• bookworm says:

      Yes, you are so right, it’s all about being open to giving it a go. And when the other’s likes are incomprehensible and seem possibly crazy to us (like how my participating in 24-hour Readathons seems to The Boy for example) we are still able to respect it and not make (too many) jokes about it.

  3. Mabel says:

    For me it isn’t so much wanting them to read mine, as it is wanting to read theirs, if that makes any sense. I feel that I get to share in something they love if I know their favorite works and can read and love them. It’s like we share memories. πŸ™‚

    • Mabel says:

      Oh, I should add that I wouldn’t look at a difference of opinion in books as a deal-breaker at all. Life experience, personality, reading experience, etc — so many facets go into what makes a book work for a reader. Instead, I’d look at a difference of bookish opinion as an opportunity to better understand the person. That’s why I tend to like to read their favorites, as opposed to expecting them to read mine. If their favorite book doesn’t work for me, I get to ask them why they loved it, and that gives me a new perspective on life, and on them. And I can only assume it would help shape me. If they are also curious about my favorite, I of course tell them. But I wouldn’t expect them to love it. I’d be more curious about why they didn’t, if they didn’t, and in sharing why I do love it. πŸ™‚

      • bookworm says:

        Thank you for a wonderfully thought-out comment Mabel! You are right, it’s so interesting to read a loved one’s favourites. It’s a wonderful insight to them and their experiences. Another thing is that, for me, it means I get to read outside my comfort zone, read books in genres that I wouldn’t normally read, which I think is great every once in a while.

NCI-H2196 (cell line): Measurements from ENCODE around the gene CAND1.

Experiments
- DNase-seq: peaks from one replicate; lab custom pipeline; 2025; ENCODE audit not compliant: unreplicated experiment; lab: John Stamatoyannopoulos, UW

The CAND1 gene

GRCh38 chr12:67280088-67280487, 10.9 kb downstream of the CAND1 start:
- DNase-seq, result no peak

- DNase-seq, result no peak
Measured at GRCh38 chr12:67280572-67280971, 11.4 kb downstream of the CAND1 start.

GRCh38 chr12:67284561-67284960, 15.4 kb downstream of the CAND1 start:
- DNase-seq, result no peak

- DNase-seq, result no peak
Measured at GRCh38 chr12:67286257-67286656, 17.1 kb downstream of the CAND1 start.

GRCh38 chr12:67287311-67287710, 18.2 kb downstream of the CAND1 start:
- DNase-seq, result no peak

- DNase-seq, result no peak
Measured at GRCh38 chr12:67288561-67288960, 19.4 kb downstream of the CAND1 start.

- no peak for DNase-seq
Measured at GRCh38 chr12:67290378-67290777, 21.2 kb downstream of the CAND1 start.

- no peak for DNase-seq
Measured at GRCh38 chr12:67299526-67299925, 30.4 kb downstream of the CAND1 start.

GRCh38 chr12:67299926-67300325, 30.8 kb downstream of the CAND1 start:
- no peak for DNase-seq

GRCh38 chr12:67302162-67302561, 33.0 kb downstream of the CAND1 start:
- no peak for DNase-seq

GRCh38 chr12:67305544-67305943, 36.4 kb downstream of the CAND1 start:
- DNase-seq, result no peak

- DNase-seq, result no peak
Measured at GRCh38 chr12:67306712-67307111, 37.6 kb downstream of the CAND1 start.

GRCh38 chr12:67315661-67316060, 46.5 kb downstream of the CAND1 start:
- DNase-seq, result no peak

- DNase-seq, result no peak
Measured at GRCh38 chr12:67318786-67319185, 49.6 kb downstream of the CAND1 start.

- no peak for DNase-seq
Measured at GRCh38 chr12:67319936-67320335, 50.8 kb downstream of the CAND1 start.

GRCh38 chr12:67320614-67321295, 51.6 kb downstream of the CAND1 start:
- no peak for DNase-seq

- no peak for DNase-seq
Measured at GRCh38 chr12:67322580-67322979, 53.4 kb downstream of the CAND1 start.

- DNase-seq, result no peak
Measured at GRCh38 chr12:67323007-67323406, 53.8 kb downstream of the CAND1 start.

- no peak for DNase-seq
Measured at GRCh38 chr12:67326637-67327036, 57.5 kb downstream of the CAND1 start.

4. Trish says:

    There are very few people in my life who feel the same way about books as I do. Sure I can give a book to my mom or dad per recommendation but they won’t LOVE it like I did. And I take it so personally when they don’t like the book (I’m still not over my dad telling me he didn’t get why I loved Remains of the Day so deeply). Scott isn’t a reader AT ALL so it is difficult for him to understand my passion for books. I think that this is the biggest disconnect–not that we don’t share the passion but that he doesn’t get it. Though I don’t understand why he likes cars so much so I guess we’re even. I do sometimes wish that we had this hobby in common but it isn’t the end of the world. But I do mind the strange looks he gives me when I’ve just finished a book, am sobbing on the couch, hugging the book to my chest. He just shakes his head. πŸ˜‰

    • bookworm says:

      I know what you mean, my impulse is to want to share all our hobbies and interests but I suppose the most important thing is to respect our differences and accept our “weird” loves.
      I’m so with you on the sobbing on the couch thing but, even though The Boy is a reader I don’t think he could relate to that. I blame his Britishness, stiff upper lip and all that. Also, explaining the 24-hour Readathon to him was kind of impossible.